Monday, July 11, 2016

Bullion Animals - Casket Toys

There are a series of small animals that have been found in caskets that almost all share the same making technique.  A wire armature is padded and then wrapped with silk thread (or fabric) and a final finish of expanded silver or gilt bullion is wrapped around the entire animal, making it glitter.

The effect is quite charming and you can just imagine how cute these were and then the little girls making them to play with.

National Museum of Scotland, A.1961.502C (Snake), A.1961.502B (Stag) and A.1961.502D (Hound).

Quite a few snakes exist, including the one in the National Museum of Scotland collection of casket toys.  The snake is silver bullion that is expanded an wrapped around a wire that is wrapped with wool or cotton and then silk floss in yellow and pink stripes.  In this case there might have been a black silk thread going through the silver bullion, but it is degrading away.  The snake is about 11 cm in length and 3 cm in width max with the body about as wide as a pencil.

Domestic Needlework by Seligman and Hughes.  
Adam and Eve formerly of Mr. Percival Griffiths Collection
I have seen snakes listed in collections as well as around a sheaf of wheat in the Museum of London as well as a drawing of a piece in a private collection (in the 1930s).  I got to wondering why about the snake.  I mean, the stag and dog I totally get.  But a snake?  It certainly makes more sense when thinking about a scene of Adam and Eve... but why by itself?  Then I started trying to figure out the technique to make one of these animals and the snake was the natural first step you would try to make something! So I think the snake was the learning piece.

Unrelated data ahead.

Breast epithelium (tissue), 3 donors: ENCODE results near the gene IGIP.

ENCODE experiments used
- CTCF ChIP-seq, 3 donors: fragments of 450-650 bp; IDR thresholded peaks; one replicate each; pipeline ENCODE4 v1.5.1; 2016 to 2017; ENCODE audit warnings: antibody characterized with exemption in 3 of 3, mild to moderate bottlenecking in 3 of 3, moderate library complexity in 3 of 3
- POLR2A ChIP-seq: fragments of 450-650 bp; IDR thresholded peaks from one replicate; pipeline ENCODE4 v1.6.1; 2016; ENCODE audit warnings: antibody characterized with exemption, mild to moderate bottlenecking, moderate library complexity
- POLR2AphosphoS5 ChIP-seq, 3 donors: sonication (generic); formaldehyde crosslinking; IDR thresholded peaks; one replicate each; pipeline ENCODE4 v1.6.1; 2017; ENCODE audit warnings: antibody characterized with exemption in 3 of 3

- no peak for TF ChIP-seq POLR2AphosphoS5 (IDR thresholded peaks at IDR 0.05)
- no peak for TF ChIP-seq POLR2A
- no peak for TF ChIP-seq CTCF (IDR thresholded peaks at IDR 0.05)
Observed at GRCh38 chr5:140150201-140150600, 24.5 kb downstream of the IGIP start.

Museum of London Ornament ID No. 32.21/7  (1665-1699)
The Museum of London piece has some similarity to the National Museum of Scotland snake; it is about the same size and it is covered in silver bullion with blue and pink stripes in silk underneath.  But the mouth seems to be open like the snake in the drawing above and the wheat that it is wrapped around (Note those lacets, I suspect that they were actually what is wrapping the snake) has a lobed bottom to make it stand up - just like the tree in the drawing.

(Note - if ANYONE knows where this Adam and Eve pieces is - fess up!!).  My guess is that it is a velvet pillow with 3-D ceylon snakes on the green velvet and you can recognize the techniques for the leaves and apples... just hope someone gets inspired by that drawing!

While the Museum of London record says that the snake is around a tree, I don't agree as it looks exactly like five wheat sheafs that I have seen personally.  I'll bring the wheat up in another blog post.  There is one tree-like version that is also in the Museum of London.    (From both of these we get an idea of how the trees on the Royal Collection Casket stand up).

A close up view of my snake example
So back to the is a close up of my snake.  Which is now a Needlework Nibble!!  So learn this technique by trying out a snake and then see what you can extend the idea to for the Design Contest! It really is pretty easy and the effect just can't be explained in pictures as the expanded bullion just glitters so much.

It has been suggested that some of the wheat pieces with animals (there are more to show you!) were hair ornaments and I can believe that as they were so pretty and sparkly.

I have made two snakes!  One in silver and the other gold.


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